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Open Education Studies

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Mathematical and Coding Lessons Based on Creative Origami Activities

Natalija Budinski / Zsolt Lavicza / Kristof Fenyvesi / Miroslav Novta
Published Online: 2019-12-31 | DOI: https://doi.org/10.1515/edu-2019-0016


This paper considers how creativity and creative activities can be encouraged in regular mathematical classes by combining different teaching approaches and academic disciplines. We combined origami and paper folding with fractals and their mathematical properties as well as with coding in Scratch in order to facilitate learning mathematics and computer science. We conducted a case study experiment in a Serbian school with 15 high school students and applied different strategies for learning profound mathematical and coding concepts such as fractals dimension and recursion. The goal of the study was to employ creative activities and examine students’ activities during this process in regular classrooms and during extracurricular activities. We used Scratch as a programming language, since it is simple enough for students and it focuses on the concept rather than on the content. Real-life situation of folding Dragon curve was used to highlight points that could cause difficulties in the coding process. Classroom observations and interviews revealed that different approaches guided students through their learning processes and gradually made the introduced concepts meaningful and applicable. With the introduction of this approach, students acquired understanding of the concept of coding recursion trough paper folding and applied it in the higher-level programming. In addition, our teaching approach made students enthusiastic, motivated and engaged with the learning of usually difficult subjects.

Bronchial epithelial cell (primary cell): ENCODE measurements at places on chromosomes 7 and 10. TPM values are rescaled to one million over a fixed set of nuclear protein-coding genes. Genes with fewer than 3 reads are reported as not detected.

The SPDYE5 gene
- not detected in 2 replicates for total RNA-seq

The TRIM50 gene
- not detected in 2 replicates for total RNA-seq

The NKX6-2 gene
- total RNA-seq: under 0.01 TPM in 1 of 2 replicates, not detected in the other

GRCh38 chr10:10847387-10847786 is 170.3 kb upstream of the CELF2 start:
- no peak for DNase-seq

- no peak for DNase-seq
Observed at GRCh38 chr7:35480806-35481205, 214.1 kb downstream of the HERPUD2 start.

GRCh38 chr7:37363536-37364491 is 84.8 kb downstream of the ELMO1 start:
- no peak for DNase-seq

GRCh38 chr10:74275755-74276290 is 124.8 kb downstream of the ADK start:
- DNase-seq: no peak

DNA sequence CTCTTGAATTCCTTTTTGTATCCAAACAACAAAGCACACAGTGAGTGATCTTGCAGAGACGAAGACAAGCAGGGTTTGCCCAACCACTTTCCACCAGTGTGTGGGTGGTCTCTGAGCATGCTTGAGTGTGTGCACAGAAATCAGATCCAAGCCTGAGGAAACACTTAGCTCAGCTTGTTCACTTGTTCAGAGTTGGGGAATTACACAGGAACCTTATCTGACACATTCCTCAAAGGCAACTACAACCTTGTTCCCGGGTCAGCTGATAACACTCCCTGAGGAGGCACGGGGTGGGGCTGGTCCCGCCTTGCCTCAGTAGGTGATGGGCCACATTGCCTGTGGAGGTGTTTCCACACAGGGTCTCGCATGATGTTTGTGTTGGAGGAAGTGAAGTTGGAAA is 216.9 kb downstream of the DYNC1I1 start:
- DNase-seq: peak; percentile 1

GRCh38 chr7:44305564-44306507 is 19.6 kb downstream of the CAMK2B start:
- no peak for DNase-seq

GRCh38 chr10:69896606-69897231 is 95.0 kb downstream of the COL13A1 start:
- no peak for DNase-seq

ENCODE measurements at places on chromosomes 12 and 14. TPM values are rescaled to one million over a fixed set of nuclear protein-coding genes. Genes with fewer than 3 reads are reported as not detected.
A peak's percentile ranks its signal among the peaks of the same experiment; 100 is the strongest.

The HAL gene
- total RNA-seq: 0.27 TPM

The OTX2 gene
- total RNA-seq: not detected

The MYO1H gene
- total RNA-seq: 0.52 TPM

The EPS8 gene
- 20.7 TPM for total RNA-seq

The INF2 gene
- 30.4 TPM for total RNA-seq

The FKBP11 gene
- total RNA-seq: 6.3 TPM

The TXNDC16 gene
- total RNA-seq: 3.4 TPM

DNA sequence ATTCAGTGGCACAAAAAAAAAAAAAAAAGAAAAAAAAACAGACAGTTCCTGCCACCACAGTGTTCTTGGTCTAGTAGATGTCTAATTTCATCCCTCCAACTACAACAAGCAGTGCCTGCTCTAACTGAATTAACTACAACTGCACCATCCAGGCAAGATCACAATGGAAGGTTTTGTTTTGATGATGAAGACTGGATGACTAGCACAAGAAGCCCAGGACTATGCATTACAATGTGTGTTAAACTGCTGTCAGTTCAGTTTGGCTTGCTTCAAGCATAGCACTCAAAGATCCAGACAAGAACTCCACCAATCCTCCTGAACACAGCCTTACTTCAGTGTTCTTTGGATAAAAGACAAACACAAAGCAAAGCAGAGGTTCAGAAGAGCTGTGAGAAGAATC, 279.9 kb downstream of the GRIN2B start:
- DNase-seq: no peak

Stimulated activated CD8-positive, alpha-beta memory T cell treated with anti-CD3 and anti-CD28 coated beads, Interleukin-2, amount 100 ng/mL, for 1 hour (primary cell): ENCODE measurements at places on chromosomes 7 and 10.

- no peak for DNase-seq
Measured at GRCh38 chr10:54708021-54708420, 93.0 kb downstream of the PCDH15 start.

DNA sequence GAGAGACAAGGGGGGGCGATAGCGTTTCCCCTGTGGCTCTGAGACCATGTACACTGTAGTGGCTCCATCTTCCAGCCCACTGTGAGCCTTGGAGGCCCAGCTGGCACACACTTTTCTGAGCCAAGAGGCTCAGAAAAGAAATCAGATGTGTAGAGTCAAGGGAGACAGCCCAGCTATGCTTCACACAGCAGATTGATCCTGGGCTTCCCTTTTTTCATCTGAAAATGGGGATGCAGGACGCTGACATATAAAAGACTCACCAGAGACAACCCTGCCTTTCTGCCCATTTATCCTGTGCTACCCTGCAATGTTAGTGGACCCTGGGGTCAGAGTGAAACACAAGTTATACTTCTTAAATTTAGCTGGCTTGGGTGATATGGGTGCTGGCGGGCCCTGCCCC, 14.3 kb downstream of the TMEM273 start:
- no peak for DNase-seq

Keywords: origami; fractals; coding; Scratch


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About the article

Received: 2019-04-29

Accepted: 2019-10-28

Published Online: 2019-12-31

Citation Information: Open Education Studies, Volume 1, Issue 1, Pages 220–227, ISSN (Online) 2544-7831, DOI: https://doi.org/10.1515/edu-2019-0016.

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© 2019 Natalija Budinski et al., published by De Gruyter. This work is licensed under the Creative Commons Attribution 4.0 Public License. BY 4.0

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